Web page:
Thanks to the Clinton St. Baking Company Cookbook, I now know the secret to making the greatest pancakes and waffles for weekend brunches.
It’s not a special kind of flour or an obscure spice. It’s not the act of adding fresh cherries or shaved chocolate to the crowns of my golden rounds (although that certainly doesn’t turn anyone away at my table).
No, the best stacks of breakfast classics come from the simple act of folding.
What the heck does ‘folding’ mean anyway?
Folding refers to the technique of gently mixing one light and airy ingredient (usually egg whites) into another, denser, ingredient (usually a batter) so that the entire conglomeration stays fluffy when cooked.
It’s most often seen in recipe instructions for soufflés, chiffon cakes, and angel food cakes. These types of desserts use the frothy, air-bubble-filled protein structure of beaten egg whites to give them a light texture and help them rise sky-high.
Folding is simple to master because, for once, this is a technique that doesn’t ask you to rely on speed or precision for success. In fact, this is the cooking equivalent of a tortoise—slow and steady wins the race every time when it comes to folding.
How to fold ingredients:
In a large bowl filled with the denser of your two ingredients, spoon about half the lighter ingredient on top.
Sink your mixing utensil down into the center of the bowl and pull out to scrape the side of the bowl and fold the batter over on itself in a swooping, scooping motion.
I use a spoonula—the chunky spatula with one curved side and one flat side—to hug the side of the bowl as I swoop and plop the batter into the center of the bowl as I scoop. I also find that turning the bowl slightly as I fold helps the process.
It may take a few minutes to fully incorporate your two ingredients, but the gentle motion is significant (notice I said “gentle” quite a few times in this post?).
You don’t want to disturb the air bubbles in your whipped egg whites, if that’s what you’re folding in, or overbeat the entire mixture so it becomes gummy.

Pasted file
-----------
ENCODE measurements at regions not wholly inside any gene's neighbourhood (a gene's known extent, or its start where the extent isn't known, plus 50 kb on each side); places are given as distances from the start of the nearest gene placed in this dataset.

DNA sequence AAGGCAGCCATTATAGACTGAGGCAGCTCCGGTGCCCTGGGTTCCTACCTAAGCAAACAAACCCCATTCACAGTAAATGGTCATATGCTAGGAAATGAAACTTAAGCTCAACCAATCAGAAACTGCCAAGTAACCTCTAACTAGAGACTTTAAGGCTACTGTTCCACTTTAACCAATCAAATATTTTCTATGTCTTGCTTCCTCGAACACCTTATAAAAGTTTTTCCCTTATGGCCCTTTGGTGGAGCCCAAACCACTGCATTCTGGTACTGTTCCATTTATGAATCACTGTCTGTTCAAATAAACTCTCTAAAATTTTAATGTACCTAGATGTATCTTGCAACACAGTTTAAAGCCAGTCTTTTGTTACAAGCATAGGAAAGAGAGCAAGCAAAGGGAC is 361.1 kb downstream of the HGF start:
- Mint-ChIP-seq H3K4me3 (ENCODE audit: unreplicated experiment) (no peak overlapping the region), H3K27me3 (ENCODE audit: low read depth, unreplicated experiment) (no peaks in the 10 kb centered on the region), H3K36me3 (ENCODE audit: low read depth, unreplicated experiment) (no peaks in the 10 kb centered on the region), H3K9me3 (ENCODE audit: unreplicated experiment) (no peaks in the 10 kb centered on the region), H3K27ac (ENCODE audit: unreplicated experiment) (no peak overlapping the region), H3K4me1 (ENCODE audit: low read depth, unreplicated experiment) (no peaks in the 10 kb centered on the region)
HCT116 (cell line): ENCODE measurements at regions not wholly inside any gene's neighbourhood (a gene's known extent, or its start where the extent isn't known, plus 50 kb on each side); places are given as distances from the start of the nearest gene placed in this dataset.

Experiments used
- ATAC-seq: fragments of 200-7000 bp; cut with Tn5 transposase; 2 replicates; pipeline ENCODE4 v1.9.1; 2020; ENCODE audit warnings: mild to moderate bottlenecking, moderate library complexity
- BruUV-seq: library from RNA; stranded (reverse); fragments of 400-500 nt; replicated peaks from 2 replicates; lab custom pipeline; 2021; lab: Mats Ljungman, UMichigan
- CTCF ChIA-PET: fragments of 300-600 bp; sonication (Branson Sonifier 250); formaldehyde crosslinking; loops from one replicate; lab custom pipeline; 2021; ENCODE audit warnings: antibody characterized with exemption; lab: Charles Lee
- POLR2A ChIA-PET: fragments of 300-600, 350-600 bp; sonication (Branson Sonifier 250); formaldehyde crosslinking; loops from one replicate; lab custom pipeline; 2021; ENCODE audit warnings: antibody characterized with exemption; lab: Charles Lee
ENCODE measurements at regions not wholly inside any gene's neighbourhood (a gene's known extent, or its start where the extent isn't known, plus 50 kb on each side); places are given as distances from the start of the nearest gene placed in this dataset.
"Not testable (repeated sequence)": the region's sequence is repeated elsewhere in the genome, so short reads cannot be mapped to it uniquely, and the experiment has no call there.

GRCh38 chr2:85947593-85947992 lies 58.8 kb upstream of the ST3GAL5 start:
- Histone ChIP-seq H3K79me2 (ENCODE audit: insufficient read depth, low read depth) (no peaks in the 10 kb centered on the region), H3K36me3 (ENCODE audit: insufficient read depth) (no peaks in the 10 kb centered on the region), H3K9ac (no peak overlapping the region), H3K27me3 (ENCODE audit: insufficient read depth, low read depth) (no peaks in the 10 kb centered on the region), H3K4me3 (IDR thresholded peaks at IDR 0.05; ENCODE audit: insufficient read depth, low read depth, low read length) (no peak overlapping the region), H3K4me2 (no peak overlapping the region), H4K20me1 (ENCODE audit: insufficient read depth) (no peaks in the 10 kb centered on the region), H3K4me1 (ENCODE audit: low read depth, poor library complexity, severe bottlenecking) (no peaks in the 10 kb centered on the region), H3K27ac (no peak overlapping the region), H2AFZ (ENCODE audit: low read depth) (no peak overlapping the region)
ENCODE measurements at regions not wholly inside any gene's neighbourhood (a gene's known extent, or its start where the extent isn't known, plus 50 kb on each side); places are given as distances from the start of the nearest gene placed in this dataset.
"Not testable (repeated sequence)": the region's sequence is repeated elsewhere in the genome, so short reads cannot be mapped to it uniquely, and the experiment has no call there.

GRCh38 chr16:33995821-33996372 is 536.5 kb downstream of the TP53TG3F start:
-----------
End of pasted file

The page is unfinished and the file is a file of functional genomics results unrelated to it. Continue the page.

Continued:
Folding brings everything just to the point of homogenization, which is where the magic happens when it hits the heat.
Watch the video below for an example how to fold ingredients in action.
Now it’s your turn: try your hand at folding with the following recipe for cocoa-infused waffles.
Truthfully, I added the cocoa powder to the batter in the video so my dear readers would be able to see the contrast against the whipped egg whites as the two were folded together, but the recipe thankfully makes a light and crispy, slightly savory waffle in its own right.
Serve with your usual breakfast condiments or with whipped cream and chocolate sauce as an unexpected dessert.
- 1 3/4 cups (210 grams) unbleached all-purpose flour
- 1/2 cup (50 grams) granulated sugar
- 1/4 cup (21 grams) unsweetened cocoa powder
- 2 teaspoons baking powder
- 1/2 teaspoon kosher salt
- 1 cup whole milk
- 1/2 cup whole buttermilk
- 6 tablespoons (3 ounces; 85 grams) unsalted butter, melted
- 1/4 cup (2 ounces; 56 grams) mini semisweet chocolate chips
- 3 large eggs, yolks and whites separated
- whipped cream
- chocolate sauce
- maple syrup
- confectioners sugar
- more mini chocolate chips
- Whisk together the flour, sugar, cocoa powder, baking powder, and salt in a large bowl.
- Whisk together the milk, buttermilk, melted butter, and egg yolks in a small bowl, then stir into the dry ingredients until combined into a slightly lumpy batter.
- Stir the chocolate chips into the batter.
- With a stand mixer fitted with the whisk attachment or a handheld electric mixer, whip the egg whites until soft peaks form when you pull the beaters out of the eggs. The egg whites will still be droopy; don't overwhip!
- Slowly fold the egg whites into the cocoa batter until well combined—it's perfectly fine if there are a few chunks of unincorporated egg whites in the bowl.
- Heat your waffle iron and cook your waffles according to your appliance's specifications. For me, that's 1/4 cup of batter on a piping-hot iron, cooked for about 5 minutes. Your mileage may vary.
- Serve immediately with the toppings of your choice.
To freeze leftover waffles, place a wire cooling rack on a rimmed baking sheet and freeze the waffles on the rack until completely frozen through.
Wrap in foil or transfer to a freezer bag.
Reheat in a toaster oven until warmed and crispy.
Recipe adapted from the Clinton St. Baking Company Cookbook